Hi everyone.

Did you miss me? Being gone for two weeks makes for a long wait between my postings.

I just got a message from a man looking for help with his writing. Someone had referred him to me as thinking I could help him with his career. I felt inadequate as his writing goals seemed a lot higher than mine, but I tried to help and referred him to this posting.

However, by the time I wrote back to him, his message disappeared and I felt frustrated not being able to respond and maybe even help him. If this person was you, please contact me again, or comment below.

For today's post I though I would talk a little about characters. I for one, prefer to read about someone who feels real, verses cardboard characters.

So, how do we do that? Many novels are about magic or science fiction where the main character's only purpose is to save a world or something like that, but in the meantime we don't really get acquainted with the main character. In a book titled "How to Write Best-Selling Fiction," by Dean Koontz, he makes few comments that I feel are of value here. He says:

"Your lead character doesn't have to leap tall buildings in a single bound, and he doesn't have to stop speeding bullets with his bare hands, but he darn well better know the difference between right and wrong, and he better be kind to animals, and it sure wouldn't hurt any if he brushed his teeth regularly...

"If your heroine is a beautiful actress, a fine painter, and engineer, a cabinetmaker, a superb cook, a daring test pilot, a whiz at electronics, a doctor, a lawyer, and an Indian chief, don't you think you ought to humanize her at least to the extent of giving her a zit on the end of her nose?"

I know these sound a bit flippant, even humorous, but there's a lot of truth there. Your characters must be real if you expect to write "best-selling fiction."

So, how are your characters developing.

In my novel, "Bridgetown High," I tried my best to develop all the main characters, even to the point of going into the heads of Jeff Marino, the antagonist as well as Mark Wilkerson, the protagonist. I think I succeeded. Reviews of "Bridgetown High" have almost always been positive and one of the main things reviewers point out is the realism of the story and its characters.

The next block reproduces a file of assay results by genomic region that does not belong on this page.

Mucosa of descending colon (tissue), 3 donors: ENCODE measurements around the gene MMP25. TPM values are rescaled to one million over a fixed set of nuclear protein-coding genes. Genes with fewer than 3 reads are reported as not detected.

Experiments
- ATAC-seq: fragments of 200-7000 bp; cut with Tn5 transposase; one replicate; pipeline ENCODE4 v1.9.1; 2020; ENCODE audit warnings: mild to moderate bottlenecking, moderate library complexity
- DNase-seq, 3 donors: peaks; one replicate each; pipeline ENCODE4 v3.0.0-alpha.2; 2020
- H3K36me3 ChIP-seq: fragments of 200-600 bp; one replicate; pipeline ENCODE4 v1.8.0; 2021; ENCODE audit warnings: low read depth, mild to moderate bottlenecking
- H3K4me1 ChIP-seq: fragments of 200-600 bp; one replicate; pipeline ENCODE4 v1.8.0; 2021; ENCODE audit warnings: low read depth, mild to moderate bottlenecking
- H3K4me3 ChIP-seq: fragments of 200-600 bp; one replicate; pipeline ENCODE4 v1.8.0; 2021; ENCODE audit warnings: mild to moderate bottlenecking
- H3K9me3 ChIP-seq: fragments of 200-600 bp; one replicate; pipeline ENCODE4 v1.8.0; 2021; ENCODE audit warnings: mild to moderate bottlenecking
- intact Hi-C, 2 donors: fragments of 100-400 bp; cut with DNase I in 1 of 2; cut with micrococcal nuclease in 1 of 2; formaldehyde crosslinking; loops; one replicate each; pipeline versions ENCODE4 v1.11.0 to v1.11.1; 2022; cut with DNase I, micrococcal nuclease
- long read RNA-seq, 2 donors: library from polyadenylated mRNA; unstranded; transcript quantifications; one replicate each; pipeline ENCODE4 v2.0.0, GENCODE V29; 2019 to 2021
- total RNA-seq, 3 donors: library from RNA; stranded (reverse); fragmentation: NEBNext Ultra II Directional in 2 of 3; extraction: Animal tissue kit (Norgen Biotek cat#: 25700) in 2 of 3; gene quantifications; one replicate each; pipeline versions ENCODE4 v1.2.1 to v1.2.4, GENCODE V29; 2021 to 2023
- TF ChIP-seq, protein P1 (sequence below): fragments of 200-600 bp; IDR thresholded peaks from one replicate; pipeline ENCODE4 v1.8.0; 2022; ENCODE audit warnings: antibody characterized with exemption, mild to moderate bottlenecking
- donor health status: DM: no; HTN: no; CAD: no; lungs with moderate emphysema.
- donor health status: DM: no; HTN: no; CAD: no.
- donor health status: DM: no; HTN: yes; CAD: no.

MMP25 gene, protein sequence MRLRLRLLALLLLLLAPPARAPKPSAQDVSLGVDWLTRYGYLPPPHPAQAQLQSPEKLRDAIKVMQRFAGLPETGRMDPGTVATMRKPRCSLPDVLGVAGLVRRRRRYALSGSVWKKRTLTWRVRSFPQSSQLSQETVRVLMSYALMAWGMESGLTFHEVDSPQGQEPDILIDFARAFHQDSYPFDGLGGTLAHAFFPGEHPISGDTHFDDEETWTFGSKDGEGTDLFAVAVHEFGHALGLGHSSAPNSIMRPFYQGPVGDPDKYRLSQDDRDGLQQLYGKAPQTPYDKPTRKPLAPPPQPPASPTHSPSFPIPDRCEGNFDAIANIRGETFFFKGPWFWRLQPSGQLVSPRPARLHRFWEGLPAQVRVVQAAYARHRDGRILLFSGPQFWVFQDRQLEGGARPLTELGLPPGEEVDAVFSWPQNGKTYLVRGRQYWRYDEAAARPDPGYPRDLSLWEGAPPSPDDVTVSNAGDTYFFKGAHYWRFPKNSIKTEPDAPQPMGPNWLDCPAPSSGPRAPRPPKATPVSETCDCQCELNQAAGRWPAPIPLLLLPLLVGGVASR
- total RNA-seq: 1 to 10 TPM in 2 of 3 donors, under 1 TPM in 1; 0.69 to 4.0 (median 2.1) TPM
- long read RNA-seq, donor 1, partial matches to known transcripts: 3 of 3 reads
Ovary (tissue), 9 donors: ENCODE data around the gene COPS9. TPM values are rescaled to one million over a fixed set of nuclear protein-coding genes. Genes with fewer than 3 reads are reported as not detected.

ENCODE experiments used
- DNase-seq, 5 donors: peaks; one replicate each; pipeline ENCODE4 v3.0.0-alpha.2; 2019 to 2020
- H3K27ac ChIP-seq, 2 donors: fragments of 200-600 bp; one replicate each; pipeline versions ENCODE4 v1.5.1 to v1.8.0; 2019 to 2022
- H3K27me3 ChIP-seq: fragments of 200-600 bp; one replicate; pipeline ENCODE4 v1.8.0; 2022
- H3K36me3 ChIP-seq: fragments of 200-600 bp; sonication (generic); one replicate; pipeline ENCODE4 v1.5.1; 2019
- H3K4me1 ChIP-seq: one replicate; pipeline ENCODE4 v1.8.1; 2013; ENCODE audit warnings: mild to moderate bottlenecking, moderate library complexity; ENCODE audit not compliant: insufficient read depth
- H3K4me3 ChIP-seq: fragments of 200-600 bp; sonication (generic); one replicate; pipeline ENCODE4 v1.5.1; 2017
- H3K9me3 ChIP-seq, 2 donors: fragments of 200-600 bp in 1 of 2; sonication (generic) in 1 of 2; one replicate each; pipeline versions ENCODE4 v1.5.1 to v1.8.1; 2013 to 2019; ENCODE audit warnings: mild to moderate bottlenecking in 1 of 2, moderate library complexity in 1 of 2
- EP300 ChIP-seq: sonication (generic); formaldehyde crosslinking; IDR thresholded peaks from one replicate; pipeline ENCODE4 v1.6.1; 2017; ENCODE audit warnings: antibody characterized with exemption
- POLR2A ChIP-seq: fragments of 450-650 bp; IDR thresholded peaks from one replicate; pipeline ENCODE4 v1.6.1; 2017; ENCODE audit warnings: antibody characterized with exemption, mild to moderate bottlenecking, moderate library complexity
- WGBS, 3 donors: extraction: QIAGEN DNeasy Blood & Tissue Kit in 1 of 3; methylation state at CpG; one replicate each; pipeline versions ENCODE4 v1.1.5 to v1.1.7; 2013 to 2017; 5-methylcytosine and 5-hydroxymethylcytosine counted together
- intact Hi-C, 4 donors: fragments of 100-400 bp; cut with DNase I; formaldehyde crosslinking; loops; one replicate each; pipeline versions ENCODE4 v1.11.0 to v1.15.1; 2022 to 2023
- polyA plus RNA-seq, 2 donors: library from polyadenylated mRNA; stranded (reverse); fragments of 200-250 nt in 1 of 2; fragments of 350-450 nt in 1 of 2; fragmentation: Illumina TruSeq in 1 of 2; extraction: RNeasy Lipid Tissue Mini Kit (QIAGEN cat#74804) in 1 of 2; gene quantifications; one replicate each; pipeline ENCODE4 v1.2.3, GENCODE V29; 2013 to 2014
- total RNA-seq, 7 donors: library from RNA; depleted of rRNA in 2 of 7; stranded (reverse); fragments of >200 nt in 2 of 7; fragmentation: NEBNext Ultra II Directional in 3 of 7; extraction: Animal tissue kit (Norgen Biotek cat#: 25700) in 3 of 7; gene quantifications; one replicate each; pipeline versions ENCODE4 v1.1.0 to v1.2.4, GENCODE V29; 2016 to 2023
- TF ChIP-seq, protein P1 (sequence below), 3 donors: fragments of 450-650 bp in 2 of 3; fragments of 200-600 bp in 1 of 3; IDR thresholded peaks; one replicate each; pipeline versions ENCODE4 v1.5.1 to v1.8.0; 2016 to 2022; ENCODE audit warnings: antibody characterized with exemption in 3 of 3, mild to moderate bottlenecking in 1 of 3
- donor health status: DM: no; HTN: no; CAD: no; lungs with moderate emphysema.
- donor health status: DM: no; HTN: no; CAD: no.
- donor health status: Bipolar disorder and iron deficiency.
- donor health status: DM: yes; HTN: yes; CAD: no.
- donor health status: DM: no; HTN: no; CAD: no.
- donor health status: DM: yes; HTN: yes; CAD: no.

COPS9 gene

So, until next week, keep working on your novel and take a minute to read mine, if you haven't already https://www.amazon.com/dp/1680583093/ and it would be great if you would write a review to help Amazon and Goodreads to rate my novel at a level it is worth. The higher my ranking the more likely my book is to sell, and you can say you were a part of it.

Thanks to all of you for making this effort a success.
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About Paul West

Paul West is a freelance writer and novelist. Born and raised in the San Francisco Bay Area, Paul claims to be a "Prune Picker," though he now makes his home in Taylorsville, Utah.

You can follower him on Twitter: @PaulWWest

Published: Thursday, July 27, 2017

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A wonderful high to all my great friends and family (er. that should be "hi" not "high). I'm sure most of you will understand, ha ha.

First, before I proceed,  I need to let you know that I won't be here next week. But keep checking and come back every week and even re-read some of my older posts so you can make fun of all my goofs, he he.

I saw an interesting discussion this last week on Goodreads. The title of the discussion was "Should life lessons be part of YA novels?" What do you think? Should they, or not? Have any of you thought about that in your writing? I have, and I think the answer is "yes," BUT!

A huge BUT here. If you are to do that, keep in mind, kids aren't stupid. They can usually see through the lesson material, so make sure you're not being preachy. Most kids are looking for answers to life's problems, especially their problems.

One commenter (me) offered the following: "In every novel I've read, and had any real impression on me, the main character (and possibly others) have had a life changing experience by the end of the novel. If it didn't, the book was meaningless.

That being said, the reader should be able to somehow identify with the main character(s) and gain a lesson vicariously.

In my novel, Bridgetown High," the main character "Mark" starts out hurt and angry. He wants to get revenge on the person who killed his family. By the end of the book, he learns who the killer is and it's like a rug was pulled out from under his feet. He doesn't know how to react.

That same commenter (me) also stated: "In almost every novel, there's a protagonist and an antagonist. Hopefully, by the end of the book, the protagonist overcomes s the antagonist and in that effort he/she learns something or grows as a result."

OK, so until two weeks from now, keep reading and writing, and thanks for following me and my novel's success. I hope you've enjoyed "Bridgetown High." If you haven't yet, you still can by going to Amazon
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